Expert opinion
The Ancient Maya Represented their Cosmogony in their Cities
Underneath Plinth 1-A, a substructure reveals the existence of an earlier construction phase. This structure features a molded stucco frieze, and its jaguar motif gave the site its name. Substructure I dates from the end of the Early Classic or start of the Late Classic period (550-600 AD). It is a palace built on a rectangular plinth with rounded and smooth corners and edges. A set of stairs is set into it, and provides access to the three entrances on the principal façade, which in turn lead to two large, interconnected chambers. The lower wall on the façade is smooth, unlike the upper section, since this is the location of much of the molded, polychromatic stucco decoration, a characteristic feature of the central Petén region. The excellent state of the frieze’s preservation indicates that this palace was still used for some 30 or 40 years and that its inhabitants then filled it in with stone, mortar and ceramic fragments until it was completely hidden by a larger building that served a different purpose.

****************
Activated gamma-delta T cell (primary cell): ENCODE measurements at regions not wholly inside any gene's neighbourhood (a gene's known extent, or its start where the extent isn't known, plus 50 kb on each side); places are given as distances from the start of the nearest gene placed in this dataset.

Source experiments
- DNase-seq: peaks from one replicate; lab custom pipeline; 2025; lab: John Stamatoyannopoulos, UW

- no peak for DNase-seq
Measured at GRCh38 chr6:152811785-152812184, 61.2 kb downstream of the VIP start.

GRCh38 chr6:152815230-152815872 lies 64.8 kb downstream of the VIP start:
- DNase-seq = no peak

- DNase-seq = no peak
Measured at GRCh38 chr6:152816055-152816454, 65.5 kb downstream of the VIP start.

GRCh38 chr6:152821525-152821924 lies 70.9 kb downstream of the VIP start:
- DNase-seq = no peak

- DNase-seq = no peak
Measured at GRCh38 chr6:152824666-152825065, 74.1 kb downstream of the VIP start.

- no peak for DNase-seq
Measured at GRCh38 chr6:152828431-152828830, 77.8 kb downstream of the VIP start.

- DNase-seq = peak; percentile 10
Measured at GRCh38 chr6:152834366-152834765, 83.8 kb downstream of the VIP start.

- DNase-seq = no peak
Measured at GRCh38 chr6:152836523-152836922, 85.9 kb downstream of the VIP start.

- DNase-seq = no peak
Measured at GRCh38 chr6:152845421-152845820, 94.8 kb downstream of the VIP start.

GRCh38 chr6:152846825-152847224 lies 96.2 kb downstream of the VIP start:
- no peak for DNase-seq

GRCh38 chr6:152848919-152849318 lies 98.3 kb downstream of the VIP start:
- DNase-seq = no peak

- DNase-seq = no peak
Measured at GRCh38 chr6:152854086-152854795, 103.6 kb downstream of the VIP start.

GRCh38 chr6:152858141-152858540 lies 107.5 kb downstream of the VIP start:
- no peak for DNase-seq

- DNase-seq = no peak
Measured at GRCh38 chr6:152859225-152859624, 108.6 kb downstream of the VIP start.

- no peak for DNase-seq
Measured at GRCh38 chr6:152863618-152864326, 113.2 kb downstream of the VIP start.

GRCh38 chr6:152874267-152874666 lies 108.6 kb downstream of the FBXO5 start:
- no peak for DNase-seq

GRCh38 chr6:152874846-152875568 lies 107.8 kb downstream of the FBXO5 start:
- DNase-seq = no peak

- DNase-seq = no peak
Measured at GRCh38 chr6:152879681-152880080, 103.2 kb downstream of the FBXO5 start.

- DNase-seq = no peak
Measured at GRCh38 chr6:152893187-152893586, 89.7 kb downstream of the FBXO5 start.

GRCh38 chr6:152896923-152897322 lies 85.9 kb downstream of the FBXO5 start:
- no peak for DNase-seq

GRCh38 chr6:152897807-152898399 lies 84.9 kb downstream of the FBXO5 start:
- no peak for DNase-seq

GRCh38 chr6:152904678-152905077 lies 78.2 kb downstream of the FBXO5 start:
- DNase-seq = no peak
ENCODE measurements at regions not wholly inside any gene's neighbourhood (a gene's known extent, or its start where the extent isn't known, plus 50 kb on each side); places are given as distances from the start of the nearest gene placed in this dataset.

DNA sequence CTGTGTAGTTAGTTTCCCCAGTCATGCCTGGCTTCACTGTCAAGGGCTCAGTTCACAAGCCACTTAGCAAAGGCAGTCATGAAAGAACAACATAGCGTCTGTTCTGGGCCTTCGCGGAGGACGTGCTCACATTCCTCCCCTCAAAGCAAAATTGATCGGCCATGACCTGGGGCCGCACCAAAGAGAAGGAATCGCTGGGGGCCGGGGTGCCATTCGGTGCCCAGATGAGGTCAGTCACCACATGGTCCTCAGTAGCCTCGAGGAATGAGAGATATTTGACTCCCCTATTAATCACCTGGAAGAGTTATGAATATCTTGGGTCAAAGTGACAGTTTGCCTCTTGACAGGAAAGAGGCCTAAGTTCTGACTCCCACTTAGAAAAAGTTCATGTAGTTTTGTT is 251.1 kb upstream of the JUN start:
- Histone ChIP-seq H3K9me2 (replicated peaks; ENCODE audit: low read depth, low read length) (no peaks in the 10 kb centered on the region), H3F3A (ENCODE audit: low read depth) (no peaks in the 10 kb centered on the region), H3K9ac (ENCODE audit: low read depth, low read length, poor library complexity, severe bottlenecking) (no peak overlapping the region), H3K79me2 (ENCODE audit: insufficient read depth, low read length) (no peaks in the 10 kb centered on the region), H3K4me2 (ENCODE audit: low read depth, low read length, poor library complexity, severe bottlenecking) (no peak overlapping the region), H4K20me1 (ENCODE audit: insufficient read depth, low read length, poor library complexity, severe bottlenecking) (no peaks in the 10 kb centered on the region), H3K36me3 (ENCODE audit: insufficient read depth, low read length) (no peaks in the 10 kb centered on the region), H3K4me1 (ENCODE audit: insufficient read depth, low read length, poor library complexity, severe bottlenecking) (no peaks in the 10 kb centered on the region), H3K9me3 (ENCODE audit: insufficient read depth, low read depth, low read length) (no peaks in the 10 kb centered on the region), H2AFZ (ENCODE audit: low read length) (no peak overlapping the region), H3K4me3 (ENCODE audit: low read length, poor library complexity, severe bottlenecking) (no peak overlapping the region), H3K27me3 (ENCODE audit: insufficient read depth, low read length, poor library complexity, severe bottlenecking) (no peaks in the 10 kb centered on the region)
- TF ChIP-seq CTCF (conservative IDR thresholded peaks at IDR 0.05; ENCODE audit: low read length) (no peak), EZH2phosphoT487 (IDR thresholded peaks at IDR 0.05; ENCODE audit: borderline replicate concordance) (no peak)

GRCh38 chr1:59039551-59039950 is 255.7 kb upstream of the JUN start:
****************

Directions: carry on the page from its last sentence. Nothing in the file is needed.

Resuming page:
The frieze measures 54.5 feet long and 6 feet high, in addition to 8.2 feet corresponding to the turrets featuring seated figures which extend above the level of the roof. The decoration on the lower part of the frieze and up to the level of the palace roof reflects the underworld; from the roof to the head of the figures the earthly world is represented, and the heavens are depicted through the image of the deity Kinich Ahau, preserved in the headdress of one of the seated lords.
Under translation
Under translation

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